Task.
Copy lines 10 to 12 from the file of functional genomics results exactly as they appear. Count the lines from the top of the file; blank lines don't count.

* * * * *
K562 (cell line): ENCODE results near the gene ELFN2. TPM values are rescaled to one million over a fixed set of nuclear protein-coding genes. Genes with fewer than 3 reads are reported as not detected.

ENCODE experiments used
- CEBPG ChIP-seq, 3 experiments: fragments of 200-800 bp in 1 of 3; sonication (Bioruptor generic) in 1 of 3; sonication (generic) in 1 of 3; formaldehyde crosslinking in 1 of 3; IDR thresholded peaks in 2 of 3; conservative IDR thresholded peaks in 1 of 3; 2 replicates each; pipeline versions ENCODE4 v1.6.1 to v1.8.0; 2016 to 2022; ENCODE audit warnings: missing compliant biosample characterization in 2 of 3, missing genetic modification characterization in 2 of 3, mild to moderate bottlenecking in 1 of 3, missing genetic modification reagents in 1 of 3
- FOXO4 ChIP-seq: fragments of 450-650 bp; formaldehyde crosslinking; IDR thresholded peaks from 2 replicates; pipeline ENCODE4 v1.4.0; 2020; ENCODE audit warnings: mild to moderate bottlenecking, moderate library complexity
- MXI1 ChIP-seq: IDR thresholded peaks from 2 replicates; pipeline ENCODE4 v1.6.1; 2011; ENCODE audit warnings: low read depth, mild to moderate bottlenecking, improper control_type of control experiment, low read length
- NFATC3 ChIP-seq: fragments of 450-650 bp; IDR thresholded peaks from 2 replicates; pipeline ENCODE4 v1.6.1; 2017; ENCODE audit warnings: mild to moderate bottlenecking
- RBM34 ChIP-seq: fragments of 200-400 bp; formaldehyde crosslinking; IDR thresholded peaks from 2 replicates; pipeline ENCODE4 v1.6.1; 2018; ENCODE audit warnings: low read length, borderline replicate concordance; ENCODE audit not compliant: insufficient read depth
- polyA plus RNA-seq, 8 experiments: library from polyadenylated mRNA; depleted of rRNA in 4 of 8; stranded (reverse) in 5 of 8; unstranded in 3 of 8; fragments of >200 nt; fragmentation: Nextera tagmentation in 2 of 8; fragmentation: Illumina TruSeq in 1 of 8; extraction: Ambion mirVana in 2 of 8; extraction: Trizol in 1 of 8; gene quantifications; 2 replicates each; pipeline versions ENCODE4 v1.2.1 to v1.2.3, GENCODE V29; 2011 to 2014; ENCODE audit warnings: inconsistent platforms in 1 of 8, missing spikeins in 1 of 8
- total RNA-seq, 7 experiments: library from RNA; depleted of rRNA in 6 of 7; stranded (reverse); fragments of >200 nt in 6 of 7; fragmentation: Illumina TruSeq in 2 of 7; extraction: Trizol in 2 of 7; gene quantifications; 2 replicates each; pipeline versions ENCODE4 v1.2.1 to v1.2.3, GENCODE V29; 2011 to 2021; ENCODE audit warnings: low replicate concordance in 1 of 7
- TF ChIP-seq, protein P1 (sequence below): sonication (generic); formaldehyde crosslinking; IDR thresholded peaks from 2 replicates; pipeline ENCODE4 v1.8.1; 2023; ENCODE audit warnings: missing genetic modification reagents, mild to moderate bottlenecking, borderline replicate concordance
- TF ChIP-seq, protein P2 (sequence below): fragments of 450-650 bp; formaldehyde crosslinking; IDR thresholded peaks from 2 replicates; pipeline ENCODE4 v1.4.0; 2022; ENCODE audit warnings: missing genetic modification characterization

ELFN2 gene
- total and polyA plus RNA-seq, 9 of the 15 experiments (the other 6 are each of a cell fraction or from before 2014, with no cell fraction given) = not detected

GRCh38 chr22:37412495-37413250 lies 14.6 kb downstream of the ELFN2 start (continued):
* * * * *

- TF ChIP-seq, protein P1 (sequence below): sonication (generic); formaldehyde crosslinking; IDR thresholded peaks from 2 replicates; pipeline ENCODE4 v1.8.1; 2023; ENCODE audit warnings: missing genetic modification reagents, mild to moderate bottlenecking, borderline replicate concordance
- TF ChIP-seq, protein P2 (sequence below): fragments of 450-650 bp; formaldehyde crosslinking; IDR thresholded peaks from 2 replicates; pipeline ENCODE4 v1.4.0; 2022; ENCODE audit warnings: missing genetic modification characterization

ELFN2 gene